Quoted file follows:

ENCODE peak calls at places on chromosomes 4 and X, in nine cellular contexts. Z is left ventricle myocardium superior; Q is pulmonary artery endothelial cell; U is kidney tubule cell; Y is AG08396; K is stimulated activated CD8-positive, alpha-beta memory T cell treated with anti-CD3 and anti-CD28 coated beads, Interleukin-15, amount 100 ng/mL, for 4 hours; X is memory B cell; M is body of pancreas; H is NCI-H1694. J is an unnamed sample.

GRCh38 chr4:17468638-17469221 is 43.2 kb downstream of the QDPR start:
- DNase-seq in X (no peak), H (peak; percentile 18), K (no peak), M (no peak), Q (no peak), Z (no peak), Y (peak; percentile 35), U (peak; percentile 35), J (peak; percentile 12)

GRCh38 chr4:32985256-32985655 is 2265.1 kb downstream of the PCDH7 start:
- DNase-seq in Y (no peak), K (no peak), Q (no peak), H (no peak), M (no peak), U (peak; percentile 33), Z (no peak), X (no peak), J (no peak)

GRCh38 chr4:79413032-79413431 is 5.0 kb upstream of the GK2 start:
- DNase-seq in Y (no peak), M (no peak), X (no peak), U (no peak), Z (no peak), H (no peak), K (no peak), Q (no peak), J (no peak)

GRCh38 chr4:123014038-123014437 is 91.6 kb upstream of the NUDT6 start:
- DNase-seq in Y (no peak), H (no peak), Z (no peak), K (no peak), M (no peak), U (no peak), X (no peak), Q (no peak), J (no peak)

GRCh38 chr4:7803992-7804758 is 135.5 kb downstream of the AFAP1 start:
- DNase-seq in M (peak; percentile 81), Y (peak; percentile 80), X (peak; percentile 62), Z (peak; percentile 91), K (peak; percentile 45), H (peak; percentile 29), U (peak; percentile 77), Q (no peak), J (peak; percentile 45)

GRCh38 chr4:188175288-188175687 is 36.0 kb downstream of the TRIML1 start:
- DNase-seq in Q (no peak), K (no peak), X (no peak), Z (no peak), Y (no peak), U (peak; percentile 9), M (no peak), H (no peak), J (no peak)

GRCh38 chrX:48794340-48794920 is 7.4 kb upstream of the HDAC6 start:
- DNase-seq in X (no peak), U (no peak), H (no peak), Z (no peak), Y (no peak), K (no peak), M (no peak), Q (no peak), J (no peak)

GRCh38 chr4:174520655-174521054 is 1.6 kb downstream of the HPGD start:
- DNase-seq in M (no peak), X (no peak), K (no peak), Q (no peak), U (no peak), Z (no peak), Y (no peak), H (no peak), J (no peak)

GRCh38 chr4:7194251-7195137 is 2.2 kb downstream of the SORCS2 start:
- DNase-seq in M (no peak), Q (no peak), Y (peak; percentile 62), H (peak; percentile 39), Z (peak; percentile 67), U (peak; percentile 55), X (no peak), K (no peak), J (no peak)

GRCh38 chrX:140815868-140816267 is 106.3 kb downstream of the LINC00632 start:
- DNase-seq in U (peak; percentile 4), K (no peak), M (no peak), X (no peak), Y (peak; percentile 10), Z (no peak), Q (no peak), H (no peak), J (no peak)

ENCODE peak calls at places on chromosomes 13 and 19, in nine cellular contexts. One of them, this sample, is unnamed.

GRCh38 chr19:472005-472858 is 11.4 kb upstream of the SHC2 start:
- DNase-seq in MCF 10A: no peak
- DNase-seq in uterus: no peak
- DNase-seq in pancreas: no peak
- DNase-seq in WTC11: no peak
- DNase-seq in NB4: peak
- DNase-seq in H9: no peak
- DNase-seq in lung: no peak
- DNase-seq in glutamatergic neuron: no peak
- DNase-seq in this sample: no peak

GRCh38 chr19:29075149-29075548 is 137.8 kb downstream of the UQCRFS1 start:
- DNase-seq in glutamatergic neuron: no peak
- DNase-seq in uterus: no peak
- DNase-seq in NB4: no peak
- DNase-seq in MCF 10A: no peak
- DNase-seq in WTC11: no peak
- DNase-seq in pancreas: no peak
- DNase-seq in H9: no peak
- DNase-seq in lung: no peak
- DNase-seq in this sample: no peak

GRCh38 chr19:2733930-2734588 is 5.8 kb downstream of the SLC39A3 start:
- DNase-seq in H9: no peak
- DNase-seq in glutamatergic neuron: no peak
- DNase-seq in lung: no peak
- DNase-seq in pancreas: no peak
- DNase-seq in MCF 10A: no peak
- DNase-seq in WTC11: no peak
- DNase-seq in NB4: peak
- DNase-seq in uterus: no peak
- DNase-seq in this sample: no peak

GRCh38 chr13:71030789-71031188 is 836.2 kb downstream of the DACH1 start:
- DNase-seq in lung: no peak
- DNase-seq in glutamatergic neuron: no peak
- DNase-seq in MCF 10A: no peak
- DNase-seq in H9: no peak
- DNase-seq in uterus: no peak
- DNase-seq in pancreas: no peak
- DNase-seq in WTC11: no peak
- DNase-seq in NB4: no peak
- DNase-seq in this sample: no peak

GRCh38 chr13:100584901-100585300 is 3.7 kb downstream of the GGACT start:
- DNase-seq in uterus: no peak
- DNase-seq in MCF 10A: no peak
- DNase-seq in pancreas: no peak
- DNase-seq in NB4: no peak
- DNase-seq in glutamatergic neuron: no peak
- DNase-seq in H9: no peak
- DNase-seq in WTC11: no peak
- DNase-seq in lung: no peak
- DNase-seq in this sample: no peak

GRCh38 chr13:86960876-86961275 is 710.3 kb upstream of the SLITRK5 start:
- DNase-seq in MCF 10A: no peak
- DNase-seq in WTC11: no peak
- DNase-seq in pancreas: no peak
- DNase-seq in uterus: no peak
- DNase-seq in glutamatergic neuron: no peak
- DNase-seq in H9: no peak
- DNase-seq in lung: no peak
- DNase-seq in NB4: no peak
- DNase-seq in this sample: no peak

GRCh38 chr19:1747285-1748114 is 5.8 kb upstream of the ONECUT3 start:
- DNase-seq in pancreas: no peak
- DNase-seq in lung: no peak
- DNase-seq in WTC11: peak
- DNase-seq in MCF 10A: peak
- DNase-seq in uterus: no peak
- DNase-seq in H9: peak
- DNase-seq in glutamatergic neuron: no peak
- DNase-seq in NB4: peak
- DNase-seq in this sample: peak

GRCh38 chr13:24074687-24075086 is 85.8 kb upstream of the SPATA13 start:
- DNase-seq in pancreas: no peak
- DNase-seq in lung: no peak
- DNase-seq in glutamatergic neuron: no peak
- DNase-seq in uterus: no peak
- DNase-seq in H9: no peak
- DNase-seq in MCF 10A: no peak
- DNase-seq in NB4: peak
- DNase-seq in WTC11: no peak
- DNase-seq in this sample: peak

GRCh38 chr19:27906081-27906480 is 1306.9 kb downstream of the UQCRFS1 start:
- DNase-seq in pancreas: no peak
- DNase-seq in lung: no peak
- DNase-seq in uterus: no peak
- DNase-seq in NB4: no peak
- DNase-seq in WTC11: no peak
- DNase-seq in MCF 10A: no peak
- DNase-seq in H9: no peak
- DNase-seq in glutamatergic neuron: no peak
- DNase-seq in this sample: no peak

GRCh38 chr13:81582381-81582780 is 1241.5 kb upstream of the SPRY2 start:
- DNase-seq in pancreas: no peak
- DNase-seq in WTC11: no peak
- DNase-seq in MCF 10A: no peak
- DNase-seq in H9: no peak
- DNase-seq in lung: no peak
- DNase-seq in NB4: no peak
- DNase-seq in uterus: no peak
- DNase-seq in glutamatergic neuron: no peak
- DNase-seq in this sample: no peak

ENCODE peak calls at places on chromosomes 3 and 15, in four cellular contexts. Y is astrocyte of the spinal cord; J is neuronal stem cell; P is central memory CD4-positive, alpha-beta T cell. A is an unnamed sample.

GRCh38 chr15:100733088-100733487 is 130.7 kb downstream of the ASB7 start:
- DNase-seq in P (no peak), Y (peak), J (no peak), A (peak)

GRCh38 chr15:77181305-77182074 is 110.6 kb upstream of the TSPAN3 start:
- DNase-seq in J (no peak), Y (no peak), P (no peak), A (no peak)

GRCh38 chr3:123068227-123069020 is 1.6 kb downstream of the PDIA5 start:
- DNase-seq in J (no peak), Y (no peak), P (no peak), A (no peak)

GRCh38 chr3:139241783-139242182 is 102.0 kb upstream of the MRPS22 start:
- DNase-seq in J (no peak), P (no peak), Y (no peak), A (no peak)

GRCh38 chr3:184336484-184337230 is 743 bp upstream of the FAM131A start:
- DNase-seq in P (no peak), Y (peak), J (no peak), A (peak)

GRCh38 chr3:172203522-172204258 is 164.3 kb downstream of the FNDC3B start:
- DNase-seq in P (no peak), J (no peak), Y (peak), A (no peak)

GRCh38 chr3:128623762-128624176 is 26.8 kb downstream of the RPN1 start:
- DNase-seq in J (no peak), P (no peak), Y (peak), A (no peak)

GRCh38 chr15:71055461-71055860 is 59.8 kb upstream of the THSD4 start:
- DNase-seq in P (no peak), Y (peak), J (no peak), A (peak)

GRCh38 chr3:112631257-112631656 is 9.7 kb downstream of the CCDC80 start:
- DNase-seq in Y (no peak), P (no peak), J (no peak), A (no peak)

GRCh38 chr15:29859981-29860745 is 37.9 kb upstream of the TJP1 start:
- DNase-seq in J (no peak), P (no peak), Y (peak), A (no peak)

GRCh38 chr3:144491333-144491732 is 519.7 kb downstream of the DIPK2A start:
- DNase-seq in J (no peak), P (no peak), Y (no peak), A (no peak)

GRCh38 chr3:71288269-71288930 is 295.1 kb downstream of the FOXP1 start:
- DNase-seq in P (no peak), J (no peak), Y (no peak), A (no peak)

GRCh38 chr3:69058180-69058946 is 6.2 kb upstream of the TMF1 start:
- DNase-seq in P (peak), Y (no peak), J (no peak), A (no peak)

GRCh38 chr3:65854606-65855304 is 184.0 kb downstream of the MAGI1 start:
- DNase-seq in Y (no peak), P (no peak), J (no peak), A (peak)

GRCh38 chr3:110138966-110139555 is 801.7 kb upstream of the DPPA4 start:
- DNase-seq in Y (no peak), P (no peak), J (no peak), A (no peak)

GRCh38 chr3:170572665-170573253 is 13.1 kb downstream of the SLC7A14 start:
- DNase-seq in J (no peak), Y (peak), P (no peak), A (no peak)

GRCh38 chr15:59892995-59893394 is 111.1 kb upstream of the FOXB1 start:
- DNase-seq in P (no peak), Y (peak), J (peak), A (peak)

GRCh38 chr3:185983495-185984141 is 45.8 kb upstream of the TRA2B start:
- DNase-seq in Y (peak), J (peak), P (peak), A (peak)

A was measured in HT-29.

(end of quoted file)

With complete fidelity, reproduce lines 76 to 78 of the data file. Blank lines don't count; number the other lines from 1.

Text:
- DNase-seq in pancreas: no peak
- DNase-seq in uterus: no peak
- DNase-seq in glutamatergic neuron: no peak